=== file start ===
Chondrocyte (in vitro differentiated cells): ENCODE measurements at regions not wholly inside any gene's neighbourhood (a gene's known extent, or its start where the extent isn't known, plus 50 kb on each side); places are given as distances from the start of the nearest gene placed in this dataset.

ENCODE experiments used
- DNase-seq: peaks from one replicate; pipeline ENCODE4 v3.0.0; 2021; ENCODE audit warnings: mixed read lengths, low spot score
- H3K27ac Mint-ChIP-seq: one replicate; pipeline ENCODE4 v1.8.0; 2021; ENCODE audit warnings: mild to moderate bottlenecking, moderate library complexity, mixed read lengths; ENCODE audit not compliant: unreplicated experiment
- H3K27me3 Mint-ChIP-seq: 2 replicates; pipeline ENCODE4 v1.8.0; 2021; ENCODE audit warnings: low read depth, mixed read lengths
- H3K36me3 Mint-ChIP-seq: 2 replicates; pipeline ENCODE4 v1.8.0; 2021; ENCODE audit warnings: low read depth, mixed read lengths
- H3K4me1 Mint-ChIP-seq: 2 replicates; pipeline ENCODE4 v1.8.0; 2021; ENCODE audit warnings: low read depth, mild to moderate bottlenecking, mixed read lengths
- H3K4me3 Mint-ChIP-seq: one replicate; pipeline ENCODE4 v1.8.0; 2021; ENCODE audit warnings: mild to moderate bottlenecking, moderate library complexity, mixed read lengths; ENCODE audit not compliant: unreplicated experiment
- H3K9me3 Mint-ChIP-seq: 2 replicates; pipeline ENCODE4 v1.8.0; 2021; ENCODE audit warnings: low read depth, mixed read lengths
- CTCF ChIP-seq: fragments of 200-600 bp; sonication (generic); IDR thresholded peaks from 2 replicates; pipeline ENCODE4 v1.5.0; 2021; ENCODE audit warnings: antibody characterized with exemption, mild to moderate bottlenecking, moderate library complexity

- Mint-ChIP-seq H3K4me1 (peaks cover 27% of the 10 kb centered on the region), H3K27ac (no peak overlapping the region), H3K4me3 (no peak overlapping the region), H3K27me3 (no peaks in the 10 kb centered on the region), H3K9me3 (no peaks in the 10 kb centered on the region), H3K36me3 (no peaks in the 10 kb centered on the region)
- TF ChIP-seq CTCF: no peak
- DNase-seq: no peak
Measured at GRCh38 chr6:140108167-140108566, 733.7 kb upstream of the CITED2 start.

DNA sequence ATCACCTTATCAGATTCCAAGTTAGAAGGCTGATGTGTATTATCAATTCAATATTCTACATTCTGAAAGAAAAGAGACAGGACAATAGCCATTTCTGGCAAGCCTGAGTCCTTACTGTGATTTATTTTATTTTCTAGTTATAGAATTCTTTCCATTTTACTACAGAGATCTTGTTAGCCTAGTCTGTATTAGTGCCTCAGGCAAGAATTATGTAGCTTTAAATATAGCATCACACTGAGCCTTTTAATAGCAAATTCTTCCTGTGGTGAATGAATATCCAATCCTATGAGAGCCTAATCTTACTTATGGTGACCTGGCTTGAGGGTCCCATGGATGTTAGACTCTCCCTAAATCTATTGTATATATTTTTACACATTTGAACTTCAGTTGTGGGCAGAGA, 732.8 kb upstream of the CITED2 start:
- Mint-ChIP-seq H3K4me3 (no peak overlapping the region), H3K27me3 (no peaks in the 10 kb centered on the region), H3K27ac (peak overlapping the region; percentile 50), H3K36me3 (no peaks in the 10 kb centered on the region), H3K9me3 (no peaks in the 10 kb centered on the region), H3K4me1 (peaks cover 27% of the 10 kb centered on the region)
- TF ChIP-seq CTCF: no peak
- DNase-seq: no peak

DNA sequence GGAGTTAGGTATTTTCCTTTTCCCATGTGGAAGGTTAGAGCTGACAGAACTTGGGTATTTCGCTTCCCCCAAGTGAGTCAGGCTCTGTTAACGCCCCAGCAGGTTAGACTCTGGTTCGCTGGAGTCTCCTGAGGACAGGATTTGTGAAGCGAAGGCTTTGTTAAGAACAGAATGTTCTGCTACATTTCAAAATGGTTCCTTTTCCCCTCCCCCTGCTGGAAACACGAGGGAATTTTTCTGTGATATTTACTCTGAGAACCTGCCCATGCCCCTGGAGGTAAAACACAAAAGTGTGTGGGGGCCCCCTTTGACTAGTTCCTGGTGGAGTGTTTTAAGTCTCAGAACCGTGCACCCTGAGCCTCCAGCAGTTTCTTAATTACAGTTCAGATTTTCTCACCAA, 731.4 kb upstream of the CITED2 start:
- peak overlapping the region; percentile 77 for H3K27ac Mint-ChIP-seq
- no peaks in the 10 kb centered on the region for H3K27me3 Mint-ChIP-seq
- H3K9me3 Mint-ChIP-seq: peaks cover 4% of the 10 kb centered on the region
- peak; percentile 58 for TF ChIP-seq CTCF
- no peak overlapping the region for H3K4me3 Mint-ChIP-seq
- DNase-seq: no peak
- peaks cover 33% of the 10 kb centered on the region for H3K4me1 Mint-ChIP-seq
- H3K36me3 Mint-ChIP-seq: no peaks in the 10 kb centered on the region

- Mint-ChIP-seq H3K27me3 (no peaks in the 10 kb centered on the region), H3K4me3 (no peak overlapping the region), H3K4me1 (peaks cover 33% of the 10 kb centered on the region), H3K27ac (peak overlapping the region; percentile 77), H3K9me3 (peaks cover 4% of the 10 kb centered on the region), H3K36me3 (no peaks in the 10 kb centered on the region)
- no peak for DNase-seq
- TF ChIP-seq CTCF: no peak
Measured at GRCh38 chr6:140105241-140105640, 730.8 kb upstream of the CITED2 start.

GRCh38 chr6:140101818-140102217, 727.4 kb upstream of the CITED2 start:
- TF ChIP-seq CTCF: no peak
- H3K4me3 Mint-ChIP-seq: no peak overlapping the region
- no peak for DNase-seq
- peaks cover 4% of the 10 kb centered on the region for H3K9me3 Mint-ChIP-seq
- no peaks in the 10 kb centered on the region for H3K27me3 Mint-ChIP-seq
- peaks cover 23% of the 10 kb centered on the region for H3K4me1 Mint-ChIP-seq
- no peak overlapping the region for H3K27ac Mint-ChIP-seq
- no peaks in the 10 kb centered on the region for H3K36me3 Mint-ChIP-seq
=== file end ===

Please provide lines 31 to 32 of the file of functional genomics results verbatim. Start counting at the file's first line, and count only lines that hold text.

Measured at GRCh38 chr6:140105241-140105640, 730.8 kb upstream of the CITED2 start.

GRCh38 chr6:140101818-140102217, 727.4 kb upstream of the CITED2 start: